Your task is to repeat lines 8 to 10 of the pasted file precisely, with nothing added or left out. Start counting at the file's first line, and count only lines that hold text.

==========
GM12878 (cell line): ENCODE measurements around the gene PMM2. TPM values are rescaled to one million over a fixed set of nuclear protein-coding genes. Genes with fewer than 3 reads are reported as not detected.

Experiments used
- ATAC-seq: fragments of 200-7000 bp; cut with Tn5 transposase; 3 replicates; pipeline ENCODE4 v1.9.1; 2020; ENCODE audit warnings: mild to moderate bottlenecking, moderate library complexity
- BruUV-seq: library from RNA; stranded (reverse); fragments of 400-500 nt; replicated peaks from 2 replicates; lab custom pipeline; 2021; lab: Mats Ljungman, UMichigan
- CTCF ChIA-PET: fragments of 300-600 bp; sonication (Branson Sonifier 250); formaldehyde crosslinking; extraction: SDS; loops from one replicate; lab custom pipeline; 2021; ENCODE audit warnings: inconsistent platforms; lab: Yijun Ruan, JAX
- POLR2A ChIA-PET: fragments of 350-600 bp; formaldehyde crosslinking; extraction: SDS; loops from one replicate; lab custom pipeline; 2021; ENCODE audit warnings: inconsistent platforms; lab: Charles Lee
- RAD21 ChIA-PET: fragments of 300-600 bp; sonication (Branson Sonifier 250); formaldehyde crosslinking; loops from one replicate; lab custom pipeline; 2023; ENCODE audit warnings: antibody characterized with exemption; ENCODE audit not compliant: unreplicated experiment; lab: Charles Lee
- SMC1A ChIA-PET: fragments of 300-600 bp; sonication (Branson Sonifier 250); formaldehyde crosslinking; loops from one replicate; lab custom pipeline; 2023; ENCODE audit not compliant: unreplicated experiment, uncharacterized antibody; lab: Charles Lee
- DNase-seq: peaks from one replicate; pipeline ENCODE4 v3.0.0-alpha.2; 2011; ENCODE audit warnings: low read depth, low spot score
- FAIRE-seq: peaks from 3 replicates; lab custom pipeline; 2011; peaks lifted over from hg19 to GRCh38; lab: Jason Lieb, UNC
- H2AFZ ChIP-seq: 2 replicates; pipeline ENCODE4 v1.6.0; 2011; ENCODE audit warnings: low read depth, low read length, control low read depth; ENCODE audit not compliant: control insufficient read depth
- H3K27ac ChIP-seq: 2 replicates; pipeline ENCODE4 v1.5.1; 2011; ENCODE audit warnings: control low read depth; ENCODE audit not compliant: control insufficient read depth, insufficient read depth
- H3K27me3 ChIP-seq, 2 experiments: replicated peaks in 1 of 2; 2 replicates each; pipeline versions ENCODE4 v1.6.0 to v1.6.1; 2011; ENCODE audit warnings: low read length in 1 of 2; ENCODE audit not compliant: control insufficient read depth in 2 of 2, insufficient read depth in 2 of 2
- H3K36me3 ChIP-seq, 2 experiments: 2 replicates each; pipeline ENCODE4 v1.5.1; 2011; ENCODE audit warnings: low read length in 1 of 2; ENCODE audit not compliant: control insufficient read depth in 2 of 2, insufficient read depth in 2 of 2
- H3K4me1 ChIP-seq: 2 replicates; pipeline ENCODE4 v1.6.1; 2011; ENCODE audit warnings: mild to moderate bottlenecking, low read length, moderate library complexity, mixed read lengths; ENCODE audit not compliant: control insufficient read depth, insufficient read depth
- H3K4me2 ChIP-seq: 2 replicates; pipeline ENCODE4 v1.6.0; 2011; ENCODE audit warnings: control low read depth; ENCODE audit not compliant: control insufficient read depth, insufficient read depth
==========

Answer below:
- SMC1A ChIA-PET: fragments of 300-600 bp; sonication (Branson Sonifier 250); formaldehyde crosslinking; loops from one replicate; lab custom pipeline; 2023; ENCODE audit not compliant: unreplicated experiment, uncharacterized antibody; lab: Charles Lee
- DNase-seq: peaks from one replicate; pipeline ENCODE4 v3.0.0-alpha.2; 2011; ENCODE audit warnings: low read depth, low spot score
- FAIRE-seq: peaks from 3 replicates; lab custom pipeline; 2011; peaks lifted over from hg19 to GRCh38; lab: Jason Lieb, UNC